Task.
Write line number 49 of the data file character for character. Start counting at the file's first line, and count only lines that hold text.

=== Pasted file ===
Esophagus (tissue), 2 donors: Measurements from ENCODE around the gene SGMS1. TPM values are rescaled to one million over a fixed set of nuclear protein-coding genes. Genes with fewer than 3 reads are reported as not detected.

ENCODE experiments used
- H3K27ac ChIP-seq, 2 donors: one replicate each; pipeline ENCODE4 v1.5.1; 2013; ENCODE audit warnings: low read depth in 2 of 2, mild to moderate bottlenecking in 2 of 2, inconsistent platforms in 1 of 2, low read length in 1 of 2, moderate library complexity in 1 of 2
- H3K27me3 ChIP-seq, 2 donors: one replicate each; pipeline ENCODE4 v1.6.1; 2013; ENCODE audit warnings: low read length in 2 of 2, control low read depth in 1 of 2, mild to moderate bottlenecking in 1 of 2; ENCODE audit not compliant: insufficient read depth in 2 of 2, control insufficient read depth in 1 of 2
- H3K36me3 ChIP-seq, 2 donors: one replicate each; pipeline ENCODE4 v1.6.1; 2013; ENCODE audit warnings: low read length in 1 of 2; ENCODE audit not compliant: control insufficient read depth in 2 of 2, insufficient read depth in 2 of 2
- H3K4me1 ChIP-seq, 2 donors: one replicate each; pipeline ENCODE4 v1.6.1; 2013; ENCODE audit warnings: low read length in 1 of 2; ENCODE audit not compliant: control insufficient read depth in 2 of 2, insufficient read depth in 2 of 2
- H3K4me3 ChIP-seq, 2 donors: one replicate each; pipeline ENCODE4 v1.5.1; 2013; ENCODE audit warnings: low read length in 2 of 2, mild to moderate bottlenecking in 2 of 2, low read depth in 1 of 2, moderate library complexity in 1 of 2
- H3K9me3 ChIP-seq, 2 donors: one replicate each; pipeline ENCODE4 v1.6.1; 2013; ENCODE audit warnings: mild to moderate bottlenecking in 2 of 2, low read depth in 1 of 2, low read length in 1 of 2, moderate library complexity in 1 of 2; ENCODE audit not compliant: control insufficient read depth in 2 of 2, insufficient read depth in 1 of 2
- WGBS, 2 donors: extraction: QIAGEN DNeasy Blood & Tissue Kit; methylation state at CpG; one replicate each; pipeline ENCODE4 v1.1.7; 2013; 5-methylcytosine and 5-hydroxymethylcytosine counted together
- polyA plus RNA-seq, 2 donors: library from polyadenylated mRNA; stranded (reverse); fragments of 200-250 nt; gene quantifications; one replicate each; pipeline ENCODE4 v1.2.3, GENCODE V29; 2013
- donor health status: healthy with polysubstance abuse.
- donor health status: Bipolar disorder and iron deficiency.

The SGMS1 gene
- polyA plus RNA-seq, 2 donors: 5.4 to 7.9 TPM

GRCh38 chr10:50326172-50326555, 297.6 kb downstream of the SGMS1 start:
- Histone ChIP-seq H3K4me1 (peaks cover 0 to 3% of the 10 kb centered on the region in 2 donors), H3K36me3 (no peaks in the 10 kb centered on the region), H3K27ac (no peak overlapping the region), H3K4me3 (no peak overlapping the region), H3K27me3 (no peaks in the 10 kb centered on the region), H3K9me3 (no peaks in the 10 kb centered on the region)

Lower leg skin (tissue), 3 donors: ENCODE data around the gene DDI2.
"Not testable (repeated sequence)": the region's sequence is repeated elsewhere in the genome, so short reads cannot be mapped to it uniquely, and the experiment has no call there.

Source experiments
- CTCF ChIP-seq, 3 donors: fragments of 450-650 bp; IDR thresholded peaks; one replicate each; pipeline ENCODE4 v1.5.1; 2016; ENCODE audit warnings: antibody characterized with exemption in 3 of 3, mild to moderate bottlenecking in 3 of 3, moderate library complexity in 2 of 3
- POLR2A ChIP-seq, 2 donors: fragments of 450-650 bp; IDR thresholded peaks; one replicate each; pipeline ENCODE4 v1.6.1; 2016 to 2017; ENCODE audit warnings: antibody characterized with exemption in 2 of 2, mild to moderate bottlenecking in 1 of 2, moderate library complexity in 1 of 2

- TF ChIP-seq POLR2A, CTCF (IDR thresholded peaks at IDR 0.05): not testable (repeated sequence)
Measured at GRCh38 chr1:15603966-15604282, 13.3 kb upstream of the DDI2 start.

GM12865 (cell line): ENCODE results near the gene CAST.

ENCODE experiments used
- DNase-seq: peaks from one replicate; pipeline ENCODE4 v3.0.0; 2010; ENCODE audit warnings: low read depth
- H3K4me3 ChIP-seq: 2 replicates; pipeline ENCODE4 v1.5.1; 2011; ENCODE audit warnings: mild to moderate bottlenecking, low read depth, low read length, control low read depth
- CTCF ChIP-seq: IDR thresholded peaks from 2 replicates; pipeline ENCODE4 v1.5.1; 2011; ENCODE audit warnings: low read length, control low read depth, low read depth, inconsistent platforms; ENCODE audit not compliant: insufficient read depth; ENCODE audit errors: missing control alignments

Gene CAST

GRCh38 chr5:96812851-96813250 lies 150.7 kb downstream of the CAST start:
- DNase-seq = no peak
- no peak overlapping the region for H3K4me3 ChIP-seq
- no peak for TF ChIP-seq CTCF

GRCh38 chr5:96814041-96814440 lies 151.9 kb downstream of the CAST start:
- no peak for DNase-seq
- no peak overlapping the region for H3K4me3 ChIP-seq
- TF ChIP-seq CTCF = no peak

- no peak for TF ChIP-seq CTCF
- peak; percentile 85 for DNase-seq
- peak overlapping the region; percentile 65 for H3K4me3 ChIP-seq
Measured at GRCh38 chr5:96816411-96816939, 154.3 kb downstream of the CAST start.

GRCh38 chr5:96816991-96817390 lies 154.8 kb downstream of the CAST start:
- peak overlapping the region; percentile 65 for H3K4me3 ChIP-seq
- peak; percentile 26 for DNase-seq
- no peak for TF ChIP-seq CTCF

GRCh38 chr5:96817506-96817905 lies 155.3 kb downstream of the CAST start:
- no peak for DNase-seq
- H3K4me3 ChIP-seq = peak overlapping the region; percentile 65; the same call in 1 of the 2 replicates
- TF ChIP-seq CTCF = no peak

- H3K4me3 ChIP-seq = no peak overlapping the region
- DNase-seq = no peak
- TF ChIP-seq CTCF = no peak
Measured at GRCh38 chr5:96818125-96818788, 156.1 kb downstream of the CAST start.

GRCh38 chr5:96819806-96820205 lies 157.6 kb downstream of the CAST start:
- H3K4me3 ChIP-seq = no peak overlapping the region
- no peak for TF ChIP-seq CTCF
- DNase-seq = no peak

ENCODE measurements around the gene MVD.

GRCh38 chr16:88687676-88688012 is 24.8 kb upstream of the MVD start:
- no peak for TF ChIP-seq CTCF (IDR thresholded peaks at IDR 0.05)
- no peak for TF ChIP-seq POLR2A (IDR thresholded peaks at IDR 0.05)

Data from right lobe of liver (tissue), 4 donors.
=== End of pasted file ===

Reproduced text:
- TF ChIP-seq CTCF = no peak